Who's Best for Earth? That Would Be Me.

By Sandra Tsing Loh
Sunday, April 20, 2008

LOS ANGELES Why oh why is this city not the solar energy capital of the world? Why?

This is but one of the many abstruse philosophical questions that torment me now that I am 46, perimenopausal and prone to lying awake at 2 a.m., mentally Google-Earthing, Google-Earthing, Google-Earthing. Deep into the night, while others are sleeping, I -- a college graduate, a Democrat and a Californian, that classic trifecta of eco-angst -- ponder the sprawl, the snarl, the smog. . . .

And when I zoom in on the middle of it, the ghostly cross hairs ratcheting down, there is my home town of Los Angeles: green-celebrity-filled, teeming with affluence and punishingly sunny. So sunny that last summer's Southern California heat wave triggered widespread power outages. Stifling 90-degree nights blew our family of four apart into a Jonestown-esque mandala, each body seeking rest in a different part of the house, all of us stripped to our underwear, clutching spray bottles, hugging wet pillows, every window flung wide.

Which got me to thinking (picture me waving my arms in emphatic semaphore): Why don't we do a cosmic jujitsu. . . and use the sun. . . to make the power. . . to run our air conditioning? Do you get my drift? Do you follow me? I think you do. The sun!

I felt as though I'd lit on the most California Natural solution of all. Let my Prius-driving, edamame-snapping colleagues top this. Which I knew they'd probably try to do. Because ultimately, what each individual decides "going green" is, is as shape-shifting and American as Melville's great white whale. The green movement holds a recycled-glass mirror up to the soul. And we all see a different reflection.

It's true that our style of California eco-dreamin' can seem simple, one-liney, almost Zen. Ed Begley Jr.'s eco-koan, from his book "Living Like Ed," is: "I believe we need to live simply so that others can simply live." But going green is something you feel the truth of, in your heart. You have to. Put the brain in charge, and soon you'll be kneeling paralyzed by indecision, like Hamlet with Yorick's skull. Particularly when you consider what the lowest eco-footprint societies all have in common: (1) high poverty, (2) high infant mortality and (3) short life expectancy. Forget living simply, we shouldn't be living at all!

Think too much about living simply, and you may begin to live very complexly, engineering your own personal Third World country, possibly in Vermont (a hotbed of sinewy eco-bachelors fond of tinkering with things like batteries powered by their own pee). Vermont naturalist Richard Czaplinski boasts that he has an "ecological footprint the size of a hare." He lives on his own private Walden with a funky cabin, scythes, fuel-sipping lamps, old VW license-plate lights and, of course, diligent composting that supposedly produces a cubic yard of poo a year.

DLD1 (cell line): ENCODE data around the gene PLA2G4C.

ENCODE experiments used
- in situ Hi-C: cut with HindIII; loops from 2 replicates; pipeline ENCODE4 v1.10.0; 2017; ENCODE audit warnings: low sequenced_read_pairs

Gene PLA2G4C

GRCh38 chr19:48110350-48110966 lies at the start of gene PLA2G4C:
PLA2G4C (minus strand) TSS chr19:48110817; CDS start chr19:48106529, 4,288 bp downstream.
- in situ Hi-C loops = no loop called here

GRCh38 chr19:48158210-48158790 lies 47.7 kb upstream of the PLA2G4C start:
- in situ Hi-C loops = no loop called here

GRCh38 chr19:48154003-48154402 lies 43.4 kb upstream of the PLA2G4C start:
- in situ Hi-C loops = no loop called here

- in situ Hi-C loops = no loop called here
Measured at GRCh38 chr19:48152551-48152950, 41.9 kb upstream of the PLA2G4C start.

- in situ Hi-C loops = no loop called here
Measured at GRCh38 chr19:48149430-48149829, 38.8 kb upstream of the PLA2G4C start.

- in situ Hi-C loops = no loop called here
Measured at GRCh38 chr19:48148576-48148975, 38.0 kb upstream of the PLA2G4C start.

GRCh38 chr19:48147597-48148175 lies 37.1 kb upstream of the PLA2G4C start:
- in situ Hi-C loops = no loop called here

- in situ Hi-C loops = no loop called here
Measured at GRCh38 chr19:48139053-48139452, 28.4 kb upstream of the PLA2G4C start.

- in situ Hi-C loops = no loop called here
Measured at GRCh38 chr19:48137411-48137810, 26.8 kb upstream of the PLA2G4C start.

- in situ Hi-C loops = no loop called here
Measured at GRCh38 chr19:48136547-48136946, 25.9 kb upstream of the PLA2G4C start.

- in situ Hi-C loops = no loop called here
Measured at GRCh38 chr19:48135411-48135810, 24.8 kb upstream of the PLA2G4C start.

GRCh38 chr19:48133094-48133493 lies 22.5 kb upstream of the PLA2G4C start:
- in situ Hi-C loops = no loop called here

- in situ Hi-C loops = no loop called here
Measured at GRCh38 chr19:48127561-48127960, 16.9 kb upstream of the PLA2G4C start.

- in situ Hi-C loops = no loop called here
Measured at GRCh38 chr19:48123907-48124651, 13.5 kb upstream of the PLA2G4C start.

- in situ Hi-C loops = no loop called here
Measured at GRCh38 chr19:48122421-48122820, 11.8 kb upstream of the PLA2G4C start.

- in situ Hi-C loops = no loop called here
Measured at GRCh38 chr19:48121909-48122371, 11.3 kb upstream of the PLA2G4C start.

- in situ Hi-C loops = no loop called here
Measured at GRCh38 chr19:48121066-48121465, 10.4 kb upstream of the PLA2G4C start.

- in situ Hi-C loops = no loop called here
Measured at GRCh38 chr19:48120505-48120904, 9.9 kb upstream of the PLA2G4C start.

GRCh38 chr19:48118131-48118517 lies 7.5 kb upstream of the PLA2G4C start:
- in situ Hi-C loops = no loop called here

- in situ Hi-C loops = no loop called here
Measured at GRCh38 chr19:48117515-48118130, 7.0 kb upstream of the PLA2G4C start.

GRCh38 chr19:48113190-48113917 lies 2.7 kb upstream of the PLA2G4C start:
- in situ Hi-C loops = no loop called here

Reformed weapons designer and "Radical Simplicity" author Jim Merkel urges us to ask further: "Does my employment . . . restore the earth, further damage the earth, or is it neutral?" And what about the act of making money itself? After leaving his job, Merkel made his new goal setting his income "below a taxable level. Then not a single cent of mine would rain bombs and bullets onto peasants who live near coveted resources." Of course, some taxes go toward bridges, schools and libraries but . . . eh, once again, too much eco-thinking. Headache coming on.

Which is why what came to me in the middle of that fateful night was . . . solar! Simple, natural, plentiful, not creepy!

And the timing of my eco-vision was perfect: After seeing "An Inconvenient Truth," friends of mine had announced that they felt moved to act immediately, to start a monthly salon where we could discuss what we all could do to stop global warming. (In my L.A., all socializing has a purpose: sample new Thai marinade, test-drive teak gazebo, make plan to stop global warming.)

And so, jabbing pita chips into hummus, seven of us began a game of eco-one-upmanship involving incandescent bulbs, hemp clothing and madly conflicting theories about water use. I stabbed at my colleagues with my larger, I thought, pita chip: "Why not solar? Let's all go solar!"

So okay. The first rebuttal was that, even in 2008, it's too expensive, although "expensive" is relative. Never mind Angelina Jolie and her private jets; Los Angeles is a city where even non-celebrities drop $300,000 on remodeling a house, $40,000 a year to send the twins to private school (and that's kindergarten) and $5,000 a year on "hair" (roots, highlights, color, straightening). By comparison, converting our homes to solar would cost . . . $10,000? $80,000? "Even with rebates," groused Paul, an engineer, "it could take you 10 years to recoup!"

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